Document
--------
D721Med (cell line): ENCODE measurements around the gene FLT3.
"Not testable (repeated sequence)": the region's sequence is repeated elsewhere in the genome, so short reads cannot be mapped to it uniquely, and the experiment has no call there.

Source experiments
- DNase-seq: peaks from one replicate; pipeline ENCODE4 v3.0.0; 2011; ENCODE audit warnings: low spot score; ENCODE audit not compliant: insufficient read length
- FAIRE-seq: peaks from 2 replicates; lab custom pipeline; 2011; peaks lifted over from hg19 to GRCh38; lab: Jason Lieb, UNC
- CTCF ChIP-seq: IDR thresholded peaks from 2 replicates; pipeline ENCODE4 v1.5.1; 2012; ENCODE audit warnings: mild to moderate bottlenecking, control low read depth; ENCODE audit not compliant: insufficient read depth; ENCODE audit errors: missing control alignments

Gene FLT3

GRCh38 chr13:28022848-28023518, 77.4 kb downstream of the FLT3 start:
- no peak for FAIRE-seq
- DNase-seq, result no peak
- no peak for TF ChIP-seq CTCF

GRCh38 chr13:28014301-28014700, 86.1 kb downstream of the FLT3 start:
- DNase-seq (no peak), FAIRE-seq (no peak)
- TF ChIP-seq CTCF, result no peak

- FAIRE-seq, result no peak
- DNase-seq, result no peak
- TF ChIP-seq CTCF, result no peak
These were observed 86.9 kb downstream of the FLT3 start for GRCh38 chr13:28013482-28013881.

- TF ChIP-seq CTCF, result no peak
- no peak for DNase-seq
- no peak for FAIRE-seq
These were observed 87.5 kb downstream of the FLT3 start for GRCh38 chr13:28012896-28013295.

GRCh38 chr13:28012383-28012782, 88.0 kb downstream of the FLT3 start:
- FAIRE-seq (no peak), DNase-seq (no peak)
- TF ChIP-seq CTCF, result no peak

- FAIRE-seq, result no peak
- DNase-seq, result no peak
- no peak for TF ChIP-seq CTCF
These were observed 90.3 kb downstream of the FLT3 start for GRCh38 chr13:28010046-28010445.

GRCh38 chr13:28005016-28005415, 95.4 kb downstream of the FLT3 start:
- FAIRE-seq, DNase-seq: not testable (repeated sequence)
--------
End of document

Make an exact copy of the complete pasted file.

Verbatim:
D721Med (cell line): ENCODE measurements around the gene FLT3.
"Not testable (repeated sequence)": the region's sequence is repeated elsewhere in the genome, so short reads cannot be mapped to it uniquely, and the experiment has no call there.

Source experiments
- DNase-seq: peaks from one replicate; pipeline ENCODE4 v3.0.0; 2011; ENCODE audit warnings: low spot score; ENCODE audit not compliant: insufficient read length
- FAIRE-seq: peaks from 2 replicates; lab custom pipeline; 2011; peaks lifted over from hg19 to GRCh38; lab: Jason Lieb, UNC
- CTCF ChIP-seq: IDR thresholded peaks from 2 replicates; pipeline ENCODE4 v1.5.1; 2012; ENCODE audit warnings: mild to moderate bottlenecking, control low read depth; ENCODE audit not compliant: insufficient read depth; ENCODE audit errors: missing control alignments

Gene FLT3

GRCh38 chr13:28022848-28023518, 77.4 kb downstream of the FLT3 start:
- no peak for FAIRE-seq
- DNase-seq, result no peak
- no peak for TF ChIP-seq CTCF

GRCh38 chr13:28014301-28014700, 86.1 kb downstream of the FLT3 start:
- DNase-seq (no peak), FAIRE-seq (no peak)
- TF ChIP-seq CTCF, result no peak

- FAIRE-seq, result no peak
- DNase-seq, result no peak
- TF ChIP-seq CTCF, result no peak
These were observed 86.9 kb downstream of the FLT3 start for GRCh38 chr13:28013482-28013881.

- TF ChIP-seq CTCF, result no peak
- no peak for DNase-seq
- no peak for FAIRE-seq
These were observed 87.5 kb downstream of the FLT3 start for GRCh38 chr13:28012896-28013295.

GRCh38 chr13:28012383-28012782, 88.0 kb downstream of the FLT3 start:
- FAIRE-seq (no peak), DNase-seq (no peak)
- TF ChIP-seq CTCF, result no peak

- FAIRE-seq, result no peak
- DNase-seq, result no peak
- no peak for TF ChIP-seq CTCF
These were observed 90.3 kb downstream of the FLT3 start for GRCh38 chr13:28010046-28010445.

GRCh38 chr13:28005016-28005415, 95.4 kb downstream of the FLT3 start:
- FAIRE-seq, DNase-seq: not testable (repeated sequence)